Ancho Chile & Maple Turkey Brine
makes enough to brine a 12- to 15-pound turkey
5 ounces Ancho chilies (about 8 chilies)
8 cloves garlic
2 cups kosher salt
1 bunch fresh sage
4 sprigs fresh rosemary
8 quarts water (4 cups = 1 quart)
2 cups Grade B real maple syrup
For the brine: cut the stems off and discard; then slices the chilies into strips, reserving the seeds if desired (I did). Add chilies and seeds to a medium sauce pan. With a vegetable peeler, remove the zest from the orange and add to the pan; squeeze and reserve the juice. Smash and chop the garlic and add to the pan along with the salt. Stir in 1 quart water and bring to a simmer, stirring until the salt has dissolved.
Into a stockpot (or other container large enough to hold the turkey), add the herbs, orange juice and maple syrup. Stir in the hot brine mixture and then stir in the remaining 7 quarts of water. Cool to room temperature. The brine is now ready for the turkey!
How To Brine A Turkey
- Remove giblets and neck from turkey and reserve for making gravy (or discard). Rinse turkey thoroughly inside and out.
- Let turkey sit at room temperature while you prepare the brine.
- Prepare the brine making sure that all of the salt and sugar is dissolved.
- Cool brine completely to room temperature.
- Submerge turkey, breast side down, in a large container made of food-grade plastic, stainless steel, glass, or a brining bag. with the room temperature brine. If necessary weigh down the turkey with a plate to keep submerged.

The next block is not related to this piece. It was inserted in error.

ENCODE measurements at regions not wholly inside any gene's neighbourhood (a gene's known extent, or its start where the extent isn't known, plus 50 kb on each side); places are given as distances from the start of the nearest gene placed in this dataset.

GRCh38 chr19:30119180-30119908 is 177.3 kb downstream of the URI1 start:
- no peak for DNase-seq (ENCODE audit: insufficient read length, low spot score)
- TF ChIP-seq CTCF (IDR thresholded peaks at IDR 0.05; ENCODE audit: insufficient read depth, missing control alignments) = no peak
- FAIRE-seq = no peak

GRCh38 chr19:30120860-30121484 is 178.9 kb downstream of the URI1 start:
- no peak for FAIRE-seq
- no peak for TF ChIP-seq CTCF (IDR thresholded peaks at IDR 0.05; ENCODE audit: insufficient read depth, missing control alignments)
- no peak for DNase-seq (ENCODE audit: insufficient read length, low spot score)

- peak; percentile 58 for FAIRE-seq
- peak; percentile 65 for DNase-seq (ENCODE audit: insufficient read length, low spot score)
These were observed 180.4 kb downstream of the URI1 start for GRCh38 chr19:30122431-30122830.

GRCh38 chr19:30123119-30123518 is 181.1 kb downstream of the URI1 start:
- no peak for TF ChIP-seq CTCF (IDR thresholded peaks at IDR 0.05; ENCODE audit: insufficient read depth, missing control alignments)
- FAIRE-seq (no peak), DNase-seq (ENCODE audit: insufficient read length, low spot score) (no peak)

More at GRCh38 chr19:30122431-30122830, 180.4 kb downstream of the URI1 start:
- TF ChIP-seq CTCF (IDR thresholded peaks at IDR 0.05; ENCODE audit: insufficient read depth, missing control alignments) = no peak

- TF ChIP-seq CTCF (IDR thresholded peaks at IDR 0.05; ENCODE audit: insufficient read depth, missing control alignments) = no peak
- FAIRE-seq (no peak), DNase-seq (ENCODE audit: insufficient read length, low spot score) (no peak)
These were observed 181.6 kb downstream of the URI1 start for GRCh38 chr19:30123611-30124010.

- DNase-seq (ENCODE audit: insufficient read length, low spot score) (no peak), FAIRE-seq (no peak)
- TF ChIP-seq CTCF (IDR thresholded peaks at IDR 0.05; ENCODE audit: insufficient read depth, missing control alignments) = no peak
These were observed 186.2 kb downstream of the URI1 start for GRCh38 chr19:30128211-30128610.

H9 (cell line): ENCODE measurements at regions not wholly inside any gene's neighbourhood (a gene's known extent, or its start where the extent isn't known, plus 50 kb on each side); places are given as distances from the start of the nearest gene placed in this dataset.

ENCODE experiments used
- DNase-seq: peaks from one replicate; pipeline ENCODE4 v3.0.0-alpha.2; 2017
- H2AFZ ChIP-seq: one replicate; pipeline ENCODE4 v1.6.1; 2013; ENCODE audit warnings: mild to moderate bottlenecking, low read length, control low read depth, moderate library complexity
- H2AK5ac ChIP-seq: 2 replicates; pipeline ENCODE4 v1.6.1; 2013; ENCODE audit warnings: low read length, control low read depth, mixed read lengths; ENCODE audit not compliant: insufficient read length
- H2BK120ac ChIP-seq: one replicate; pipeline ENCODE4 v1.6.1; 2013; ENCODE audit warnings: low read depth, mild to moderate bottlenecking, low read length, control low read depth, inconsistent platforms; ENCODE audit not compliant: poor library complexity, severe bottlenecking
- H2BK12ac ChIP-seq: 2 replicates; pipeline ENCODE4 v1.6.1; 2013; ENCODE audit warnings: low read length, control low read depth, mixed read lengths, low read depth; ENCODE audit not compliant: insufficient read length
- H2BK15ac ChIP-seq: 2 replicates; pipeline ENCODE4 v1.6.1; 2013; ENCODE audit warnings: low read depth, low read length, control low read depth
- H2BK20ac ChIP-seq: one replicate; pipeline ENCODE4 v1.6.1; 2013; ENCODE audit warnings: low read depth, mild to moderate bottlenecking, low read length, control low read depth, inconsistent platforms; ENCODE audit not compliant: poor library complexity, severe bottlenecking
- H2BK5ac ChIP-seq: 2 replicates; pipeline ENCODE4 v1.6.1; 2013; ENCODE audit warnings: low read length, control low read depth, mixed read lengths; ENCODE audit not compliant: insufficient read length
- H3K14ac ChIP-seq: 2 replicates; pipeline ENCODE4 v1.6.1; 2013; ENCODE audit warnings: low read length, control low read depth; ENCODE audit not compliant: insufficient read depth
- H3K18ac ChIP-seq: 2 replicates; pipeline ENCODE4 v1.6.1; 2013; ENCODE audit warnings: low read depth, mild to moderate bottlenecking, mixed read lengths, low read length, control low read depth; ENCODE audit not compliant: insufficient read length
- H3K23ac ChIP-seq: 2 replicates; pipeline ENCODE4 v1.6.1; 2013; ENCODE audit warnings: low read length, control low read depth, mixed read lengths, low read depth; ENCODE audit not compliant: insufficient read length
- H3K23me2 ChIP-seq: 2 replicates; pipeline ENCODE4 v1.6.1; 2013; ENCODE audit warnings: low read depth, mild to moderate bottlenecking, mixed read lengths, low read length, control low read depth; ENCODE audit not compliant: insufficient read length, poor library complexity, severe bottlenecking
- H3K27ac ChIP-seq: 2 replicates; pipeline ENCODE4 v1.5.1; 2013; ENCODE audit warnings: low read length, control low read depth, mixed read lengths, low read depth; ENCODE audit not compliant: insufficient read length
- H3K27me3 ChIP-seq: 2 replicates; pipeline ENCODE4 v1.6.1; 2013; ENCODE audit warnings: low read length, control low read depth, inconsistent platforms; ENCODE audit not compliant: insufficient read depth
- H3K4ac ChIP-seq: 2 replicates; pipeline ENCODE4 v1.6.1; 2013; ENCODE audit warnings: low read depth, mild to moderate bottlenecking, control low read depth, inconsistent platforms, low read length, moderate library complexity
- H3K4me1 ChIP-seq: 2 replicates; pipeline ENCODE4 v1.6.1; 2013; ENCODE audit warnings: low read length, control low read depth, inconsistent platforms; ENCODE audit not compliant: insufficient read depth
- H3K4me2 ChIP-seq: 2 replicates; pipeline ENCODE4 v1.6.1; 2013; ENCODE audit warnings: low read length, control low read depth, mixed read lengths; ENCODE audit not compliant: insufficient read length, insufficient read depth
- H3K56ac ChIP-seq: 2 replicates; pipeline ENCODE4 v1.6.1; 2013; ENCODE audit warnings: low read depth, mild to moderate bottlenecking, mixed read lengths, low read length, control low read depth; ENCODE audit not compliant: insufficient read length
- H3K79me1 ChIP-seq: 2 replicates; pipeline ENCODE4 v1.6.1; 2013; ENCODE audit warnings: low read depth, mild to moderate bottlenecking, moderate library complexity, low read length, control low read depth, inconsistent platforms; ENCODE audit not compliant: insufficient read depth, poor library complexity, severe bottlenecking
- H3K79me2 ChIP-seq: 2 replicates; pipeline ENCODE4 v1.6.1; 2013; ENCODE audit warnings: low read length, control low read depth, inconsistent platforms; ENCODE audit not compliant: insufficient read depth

- Place in the refrigerator or in a cooler covered with ice for the specified amount of time.
- Remove turkey from the brine and discard the brine. Rinse turkey inside and out and pat dry with paper towels. The turkey is now ready to grill or roast as desired.
Turkey Brining Tips
Brines are salty solutions that help lean meats hold their moisture so they stay juicy and tender during grilling. Brining is a popular method for preparing lean meats, poultry, and particularly turkey, that tend to dry out on the grill. Sugar, spices, and herbs are sometimes added to the liquid as well.
- Purchase a fresh turkey to eliminate the need to thaw.
- Frozen birds will work as well, but make sure it is not self-basting or enhanced with a salt solution. The added solution in these birds would make the meat too salty if also brined.
- If the bird is frozen, thaw it in the refrigerator (plan ahead, as this may take a couple of days).
- The key to making a turkey brine recipe is the salt-liquid ratio. Too little salt won’t produce an effective brine, and too much will make the turkey salty.
- A general brine ratio to remember is 1 tablespoon kosher salt : 1 cup water (or ¼ cup kosher salt : 1 quart water).
- The brine must be completely cooled to room temperature before submerging the turkey. To cool it faster, replace some of the cold water in the recipe with an equal amount of ice.
- Soak the turkey in a container large enough to submerge it completely—a plate or two often works well to weigh it down.
- Store the food in the refrigerator for the entire brining process. If there is no room in the fridge, place turkey in a brining bag with the brine and store covered with ice in a cooler.
- For turkeys under 12 pounds, cover and soak in the refrigerator for 8 to 12 hours; for birds over 12 pounds, soak for at least 12 hours.
- Keep an eye on the soaking time because over-brining can cause the turkey to get mushy and overly salty.
- Brining times vary depending on the cut of meat, the brine, and the cooking method. Always follow the times listed in the recipes
- Before grilling or roasting, rinse the brined meat to remove excess salt and pat it dry with paper towels.